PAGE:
David Kelly’s Curated L&D Content for the Week of 11/27/17

This week’s curated content includes links exploring the following:

  • How Walmart is using VR for training
  • Why sexual harassment training doesn’t work
  • How to use heatmaps in elearning
  • What “Pavlov’s dogs” really means
  • An example of the new types of experiences AR can create
  • How to write a good branching scenario

Walmart Says VR Training Is A Hit With Its Staff by Jack Money
There’s a lot of interest in using virtual reality for training, but the actual use cases are still somewhat challenging to find. That’s beginning to change. This article explores an example from one of the biggest companies on earth: Walmart. In addition to being an example of VR being used for training, I also like that this example because it answers what I consider to be the key VR question organizations need to ask as they consider VR: Can VR solve a problem that couldn’t be solved any other way?

Why sexual harassment training doesn’t stop harassment by Jena McGregor
The recent increase in high-profile reports of sexual harassment has put the topic at the height of visibility in our country in recent weeks. These high-profile reports have empowered more people to come forward and share their stories, making us more aware of how pervasive this problem is. It’s also placed a spotlight on finally changing our culture around harassment, and that will require us to explore some difficult questions. This article explores one such question that hits home for L&D: Why doesn’t sexual harrassment training work?.

Hot or not: how heatmaps can transform the way you optimise your online learning by Laura Parsons
Heatmaps are fairly commonly used to track website activity, but how can they be used to help us build better elearning? That’s the question explored by this post. After explaining what a heatmap is, the post explores how they can be used to better understand how users are engaging with our content. It also shares a few tools you can use to begin exploring heatmaps in your work.

‘He’s Pavlov and we’re the dogs’: How associative learning really works in human psychology by Edward Wasserman
Sayings that include references to “Pavlov’s dogs” are very common. They’re so common in fact that their usage can trivialize their reference and what we can learn if we look at the work of Pavlov and related works more closely. This post explores just that topic and what it means for associative learning.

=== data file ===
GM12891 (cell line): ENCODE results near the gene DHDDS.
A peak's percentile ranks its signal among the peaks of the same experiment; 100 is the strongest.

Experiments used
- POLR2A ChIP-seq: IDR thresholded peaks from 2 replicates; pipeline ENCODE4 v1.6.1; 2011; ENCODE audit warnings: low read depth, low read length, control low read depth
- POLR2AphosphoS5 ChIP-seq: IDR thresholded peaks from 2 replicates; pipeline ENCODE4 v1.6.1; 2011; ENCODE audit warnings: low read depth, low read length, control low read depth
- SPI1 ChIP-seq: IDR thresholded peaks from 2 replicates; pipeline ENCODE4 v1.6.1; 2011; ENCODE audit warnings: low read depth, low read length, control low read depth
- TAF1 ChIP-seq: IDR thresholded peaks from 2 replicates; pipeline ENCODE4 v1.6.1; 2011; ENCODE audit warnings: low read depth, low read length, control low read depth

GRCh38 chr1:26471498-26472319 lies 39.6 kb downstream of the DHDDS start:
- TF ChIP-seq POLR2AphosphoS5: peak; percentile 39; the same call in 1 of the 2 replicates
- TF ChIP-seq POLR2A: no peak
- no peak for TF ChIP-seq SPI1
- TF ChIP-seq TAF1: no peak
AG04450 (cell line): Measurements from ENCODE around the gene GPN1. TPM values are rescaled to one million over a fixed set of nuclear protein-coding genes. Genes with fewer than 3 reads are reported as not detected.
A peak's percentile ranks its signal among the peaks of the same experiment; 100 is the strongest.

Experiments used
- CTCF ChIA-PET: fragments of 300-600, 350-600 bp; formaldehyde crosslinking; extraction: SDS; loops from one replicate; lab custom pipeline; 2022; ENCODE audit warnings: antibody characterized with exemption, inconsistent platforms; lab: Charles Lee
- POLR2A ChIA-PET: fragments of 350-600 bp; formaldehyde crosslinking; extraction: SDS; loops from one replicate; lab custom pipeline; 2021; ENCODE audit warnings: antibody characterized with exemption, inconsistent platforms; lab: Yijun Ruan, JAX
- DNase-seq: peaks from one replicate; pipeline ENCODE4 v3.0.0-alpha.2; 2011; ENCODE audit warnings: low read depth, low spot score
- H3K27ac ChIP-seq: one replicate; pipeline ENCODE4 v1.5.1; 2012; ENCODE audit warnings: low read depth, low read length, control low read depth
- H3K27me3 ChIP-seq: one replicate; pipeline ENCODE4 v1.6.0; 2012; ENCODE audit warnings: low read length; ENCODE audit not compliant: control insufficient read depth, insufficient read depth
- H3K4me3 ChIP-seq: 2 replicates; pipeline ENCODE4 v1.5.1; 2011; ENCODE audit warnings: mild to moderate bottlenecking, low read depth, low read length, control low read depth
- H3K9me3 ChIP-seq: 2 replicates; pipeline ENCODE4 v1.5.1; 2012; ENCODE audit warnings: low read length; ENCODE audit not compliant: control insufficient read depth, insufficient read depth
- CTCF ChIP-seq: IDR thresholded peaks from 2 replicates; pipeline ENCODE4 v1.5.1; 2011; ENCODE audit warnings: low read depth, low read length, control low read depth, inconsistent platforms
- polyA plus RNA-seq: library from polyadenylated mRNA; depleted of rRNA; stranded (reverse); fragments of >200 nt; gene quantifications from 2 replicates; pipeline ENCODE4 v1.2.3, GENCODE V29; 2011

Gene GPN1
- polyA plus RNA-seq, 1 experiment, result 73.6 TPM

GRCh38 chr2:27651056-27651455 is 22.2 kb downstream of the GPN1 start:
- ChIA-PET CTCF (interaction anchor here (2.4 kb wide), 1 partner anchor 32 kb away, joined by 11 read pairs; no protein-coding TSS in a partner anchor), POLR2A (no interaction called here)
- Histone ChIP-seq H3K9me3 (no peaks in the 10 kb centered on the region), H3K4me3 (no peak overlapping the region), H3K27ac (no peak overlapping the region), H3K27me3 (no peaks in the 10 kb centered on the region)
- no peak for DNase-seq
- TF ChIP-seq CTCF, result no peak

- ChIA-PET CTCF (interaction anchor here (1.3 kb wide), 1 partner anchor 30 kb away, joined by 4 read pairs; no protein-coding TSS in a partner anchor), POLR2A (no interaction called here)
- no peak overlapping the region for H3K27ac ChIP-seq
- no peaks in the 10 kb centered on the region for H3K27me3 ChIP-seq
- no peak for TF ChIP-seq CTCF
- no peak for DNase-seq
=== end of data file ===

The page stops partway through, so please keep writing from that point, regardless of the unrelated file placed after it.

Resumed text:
Black Eyed Peas’ graphic novel, ‘Masters of the Sun,’ gets the AR treatment by Greg Malano
One of the things I find most interesting about augmented reality is that a technical description of what it is doesn’t adequately describe what an AR experience is. The description of “digital assets overlaid upon the real world” is accurate, but what that means within an experience can mean many different things. It’s important that we explore these different possibilities as we consider applying AR in the context of learning and development. This post explores a unique application of AR – using it to transform a static comic book into a multimedia experience.

What to Write First in Branching Scenarios by Christy Tucker
Branching scenarios are a staple of elearning. To often we focus more on the technical components of building the scenario and not enough on the narrative taking place. This post explores the writing of the scenario itself, sharing the authors process and providing a number of tips you can apply to your own work.

Go Beyond the Microlearning Buzz…

Microlearning is one of the hottest topics in our industry today. Before you jump on any new trend, it’s important to look beyond the hype and to develop an understanding of the true potential and value of the topic.

At the Microlearning Summit, you will explore what microlearning is and is not, and more importantly, what the most appropriate uses are for this new approach. You’ll leave this Summit with an awareness of the pros and cons of microlearning, as well as proven practices that you can leverage in your organization.

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